Of all the car brands I’ve driven in the last six years, the one that really appealed to me was the one we didn’t have a relationship with. I’d managed a handful of fleeting moments behind the wheel and a few more as a passenger, but somehow I always knew I was a Porsche guy.
Instead of claiming the ‘childhood dream car cliche’, what slowly began to creep into my psyche was that Porsche stood for the very opposite of what I grew to dislike about so many other brands – a brand of subtlety, finesse, performance and passion. A car you could drive every day but properly fly under the radar, given you selected the right colour and model. A car you could drive to the track, flog for a day and drive home without a concern in the world. A car you could pop the wife, kids, luggage and golf clubs in and clock 280km/h on the way to your holiday destination, in if you lived somewhere, that speed was legal. I knew it after driving the Cayman S but was convinced after experiencing the Panamera Turbo, so when the opportunity to drive the stripped back 911 Carrera T with a 7-speed manual gearbox came my way, I pounced, and in doing so confirmed my deep and everlasting love for the marque.
Let’s make one thing very clear; there is nothing subtle about the colour ‘Racing Yellow’. My comment about flying under the radar revolved around the general public perception of the brand. The 911 is distinctively Porsche, but from there only brand enthusiasts understand what they’re looking at, like differentiating the Carrera 911 T from the 911 GT3 Touring Package or even the 911 R – it’s all in the details. This appeals immensely to me, not because I can drive a base model Carrera in the hope people will think it’s a 911 R but because I can drive a 911 R and the uninitiated will assume it’s a base model Carrera.
Perhaps what prompted the release of the Carrera 911 T, was the hype and success of 911 R, a stripped back GT3, with a GT3 RS engine and a manual gearbox. With the words, ‘pure’ and ’emotive’ getting worked harder than a rear set of Pilot Sport Cup 2s at the hands of Chris Harris, it didn’t take the business acumen of Bezos to devise that the formula worked and the people wanted more.
Fortunately, Porsche decided to revive the puristic concept behind the 911 T of 1968, with less weight, rear wheel drive and manual gearbox on the menu, at a price just $17,500 above the foundation model Carrera. The new Carrera 911 T channels its forefather in every way, designed to extract as much driving enjoyment as mechanically possible. The 3.0-litre twin-turbo flat six produces 272kW, equalling that of the outgoing Carrera but 37kW short of the outgoing Carrera S and 59kW less than the brand new 992 Carrera S, however, shines in the weight department. The ‘T’ (Touring) also boasts a chunk of sport-focused equipment including the lowered sport chassis, Sport Chrono Package, shortened shift lever and rear-axle steering.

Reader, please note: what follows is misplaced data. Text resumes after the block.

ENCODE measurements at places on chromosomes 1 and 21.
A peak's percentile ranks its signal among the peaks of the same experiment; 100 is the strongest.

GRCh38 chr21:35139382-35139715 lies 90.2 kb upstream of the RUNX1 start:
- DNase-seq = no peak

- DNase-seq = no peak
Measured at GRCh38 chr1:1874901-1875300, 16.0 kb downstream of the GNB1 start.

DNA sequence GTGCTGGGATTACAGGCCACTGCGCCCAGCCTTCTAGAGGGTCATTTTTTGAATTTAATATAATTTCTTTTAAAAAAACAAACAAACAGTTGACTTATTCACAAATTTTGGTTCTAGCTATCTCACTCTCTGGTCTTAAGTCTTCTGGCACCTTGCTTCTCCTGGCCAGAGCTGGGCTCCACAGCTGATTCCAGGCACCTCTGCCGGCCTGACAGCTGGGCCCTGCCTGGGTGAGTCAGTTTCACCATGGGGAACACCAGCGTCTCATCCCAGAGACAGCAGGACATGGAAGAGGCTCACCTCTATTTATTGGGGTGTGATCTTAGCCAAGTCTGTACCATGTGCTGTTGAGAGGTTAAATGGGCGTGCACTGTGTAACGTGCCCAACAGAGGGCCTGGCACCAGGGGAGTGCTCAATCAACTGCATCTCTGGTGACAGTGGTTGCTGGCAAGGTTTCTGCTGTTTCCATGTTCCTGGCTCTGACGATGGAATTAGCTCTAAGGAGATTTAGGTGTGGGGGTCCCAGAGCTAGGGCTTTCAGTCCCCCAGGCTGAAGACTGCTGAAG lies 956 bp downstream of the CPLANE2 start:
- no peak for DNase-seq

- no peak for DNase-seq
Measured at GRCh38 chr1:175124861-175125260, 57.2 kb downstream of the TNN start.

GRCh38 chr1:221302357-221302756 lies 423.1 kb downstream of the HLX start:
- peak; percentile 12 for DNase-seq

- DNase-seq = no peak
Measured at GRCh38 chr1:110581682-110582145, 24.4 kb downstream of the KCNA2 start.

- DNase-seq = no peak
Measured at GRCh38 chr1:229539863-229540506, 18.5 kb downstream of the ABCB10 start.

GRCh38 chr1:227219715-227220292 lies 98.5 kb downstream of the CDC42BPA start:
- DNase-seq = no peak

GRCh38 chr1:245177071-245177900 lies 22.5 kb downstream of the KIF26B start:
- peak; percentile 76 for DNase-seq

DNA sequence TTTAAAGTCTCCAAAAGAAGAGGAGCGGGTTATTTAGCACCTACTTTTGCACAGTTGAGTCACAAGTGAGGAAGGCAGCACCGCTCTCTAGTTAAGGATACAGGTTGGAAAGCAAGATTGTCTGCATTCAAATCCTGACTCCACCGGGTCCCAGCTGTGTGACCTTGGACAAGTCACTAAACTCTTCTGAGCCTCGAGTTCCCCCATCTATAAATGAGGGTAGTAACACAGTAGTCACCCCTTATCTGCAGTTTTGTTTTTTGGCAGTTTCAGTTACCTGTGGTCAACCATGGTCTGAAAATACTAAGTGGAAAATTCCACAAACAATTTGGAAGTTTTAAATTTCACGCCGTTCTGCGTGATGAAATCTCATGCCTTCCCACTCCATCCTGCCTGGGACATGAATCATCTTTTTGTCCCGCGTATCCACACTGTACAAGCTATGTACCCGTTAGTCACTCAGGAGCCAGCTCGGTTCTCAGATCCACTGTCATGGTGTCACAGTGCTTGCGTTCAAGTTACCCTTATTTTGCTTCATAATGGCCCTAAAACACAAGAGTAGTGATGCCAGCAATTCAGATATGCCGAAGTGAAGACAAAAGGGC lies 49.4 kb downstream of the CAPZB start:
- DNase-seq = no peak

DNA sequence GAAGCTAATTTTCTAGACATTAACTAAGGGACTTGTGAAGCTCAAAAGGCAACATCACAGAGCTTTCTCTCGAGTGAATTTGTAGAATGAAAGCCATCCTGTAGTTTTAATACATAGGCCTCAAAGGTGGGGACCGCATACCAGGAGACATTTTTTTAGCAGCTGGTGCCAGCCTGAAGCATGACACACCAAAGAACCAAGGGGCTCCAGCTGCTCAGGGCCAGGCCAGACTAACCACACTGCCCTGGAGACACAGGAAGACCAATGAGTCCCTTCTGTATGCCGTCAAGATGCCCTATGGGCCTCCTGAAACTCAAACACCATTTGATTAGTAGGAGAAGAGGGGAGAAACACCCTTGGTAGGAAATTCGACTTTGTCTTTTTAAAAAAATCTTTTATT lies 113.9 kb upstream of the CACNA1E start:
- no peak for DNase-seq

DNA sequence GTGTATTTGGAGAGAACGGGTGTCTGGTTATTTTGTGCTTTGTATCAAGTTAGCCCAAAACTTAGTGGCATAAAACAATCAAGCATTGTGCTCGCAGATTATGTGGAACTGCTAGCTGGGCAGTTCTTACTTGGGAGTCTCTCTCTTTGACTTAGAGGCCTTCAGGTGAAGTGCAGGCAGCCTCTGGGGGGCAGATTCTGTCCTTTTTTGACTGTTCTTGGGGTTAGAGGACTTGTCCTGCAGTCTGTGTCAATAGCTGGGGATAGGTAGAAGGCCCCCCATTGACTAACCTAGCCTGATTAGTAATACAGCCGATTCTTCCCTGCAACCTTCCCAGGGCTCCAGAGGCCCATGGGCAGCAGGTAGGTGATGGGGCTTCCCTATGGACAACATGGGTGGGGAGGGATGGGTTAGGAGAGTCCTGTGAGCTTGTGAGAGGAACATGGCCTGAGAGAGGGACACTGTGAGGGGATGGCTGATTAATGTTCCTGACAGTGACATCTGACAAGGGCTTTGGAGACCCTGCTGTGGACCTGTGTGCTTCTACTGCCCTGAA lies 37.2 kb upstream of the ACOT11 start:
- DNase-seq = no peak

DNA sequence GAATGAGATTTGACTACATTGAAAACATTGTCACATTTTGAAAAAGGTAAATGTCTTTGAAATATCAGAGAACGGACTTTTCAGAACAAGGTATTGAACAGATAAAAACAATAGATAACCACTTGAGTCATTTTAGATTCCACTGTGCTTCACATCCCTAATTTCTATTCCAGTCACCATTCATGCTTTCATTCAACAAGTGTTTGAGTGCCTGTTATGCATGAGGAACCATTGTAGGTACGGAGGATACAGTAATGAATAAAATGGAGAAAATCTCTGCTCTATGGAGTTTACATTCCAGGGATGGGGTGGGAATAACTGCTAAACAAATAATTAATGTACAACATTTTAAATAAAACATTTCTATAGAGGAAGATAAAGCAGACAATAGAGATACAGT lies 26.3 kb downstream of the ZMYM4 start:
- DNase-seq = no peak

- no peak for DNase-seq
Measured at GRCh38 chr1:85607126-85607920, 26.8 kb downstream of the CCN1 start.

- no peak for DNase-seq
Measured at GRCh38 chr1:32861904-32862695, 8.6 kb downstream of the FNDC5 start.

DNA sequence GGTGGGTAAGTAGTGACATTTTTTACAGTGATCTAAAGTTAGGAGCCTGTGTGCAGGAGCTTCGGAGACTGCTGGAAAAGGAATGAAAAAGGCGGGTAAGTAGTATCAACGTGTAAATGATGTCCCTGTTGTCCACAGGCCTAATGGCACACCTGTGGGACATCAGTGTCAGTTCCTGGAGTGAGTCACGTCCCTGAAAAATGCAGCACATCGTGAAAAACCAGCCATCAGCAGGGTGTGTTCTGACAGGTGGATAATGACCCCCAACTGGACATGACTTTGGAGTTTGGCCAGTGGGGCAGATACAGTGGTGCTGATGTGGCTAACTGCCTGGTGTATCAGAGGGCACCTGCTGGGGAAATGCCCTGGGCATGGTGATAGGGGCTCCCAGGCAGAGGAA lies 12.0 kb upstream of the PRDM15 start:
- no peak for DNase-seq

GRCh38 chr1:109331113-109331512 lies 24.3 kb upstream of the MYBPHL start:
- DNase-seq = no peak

Whoopdy do! What does all this mean?
It’s an absolute treat and that’s about all you need to know.
A linear, light, focused and formidable sportscar that is glued to the tarmac like an old rego sticker to your windscreen. Even without an abundance of power, it’s a glorious thing to drive fast, with sensational steering and the greatest manual gearbox I’ve ever hard the pleasure of controlling. There’s this ever-present desire to squeeze every last drop out of it, harnessing the car’s thrilling throttle response and initiating your exit from corners well before you have any right to, and from my experience with Porsche’s rear axle steering, could only imagine it gets better with that box ticked. It engages you immensely under hard braking, allowing you to feel the road beneath it before directing it exactly where you want it to go with the featheriest of touches. It makes you believe you are unstoppable, and it’s a bloody good feeling.
In Sydney traffic, however, it’s a fucking drag. Managing the clutch while sitting almost flat on the floor for a 2-hour journey from Mascot to Mt White at 5 pm on a Friday is frustrating, to say the least. The Carrera 911 T certainly possesses the creature comforts to be a daily driver (minus door handles), with a perfectly approachable normal drive mode, sumptuous leather and Alcantara interior, fabulously engineered cup holders, a generous amount of space in the front and behind the seats, but in a city where you’re met with horrible traffic 90% of the time, you quickly realise the 911 Carrera T, in its manual guise, isn’t an everyday drive (not that you’d complain if it was) and no one who claims to be an enthusiast is optioning this variant with the $6,670 PDK transmission.
For sporadic track days or romantic weekend jaunts to the Central Coast, via the Old Pacific Highway, armed with your lady friend, a duffel and a few bottles of booze, the Porsche 911 Carrera T is all the Porsche you’ll ever need. It encapsulates everything I love about driving and does so at a price point (from $238,400 – $271,220 as tested) that makes it both the value pick of the range (if avoiding the options) and a purchase that might be somewhat conceivable.
With the launch of the new 992, the 911 Carrera T will finish production just shy of 3000 units. With no word on a 992 model, it may prove a savvy investment scooping one up, and if your speculative investment goes south, enjoy it for what it is – a fucking great sportscar.
Check out the full specs for 911 Carrera T at Porsche.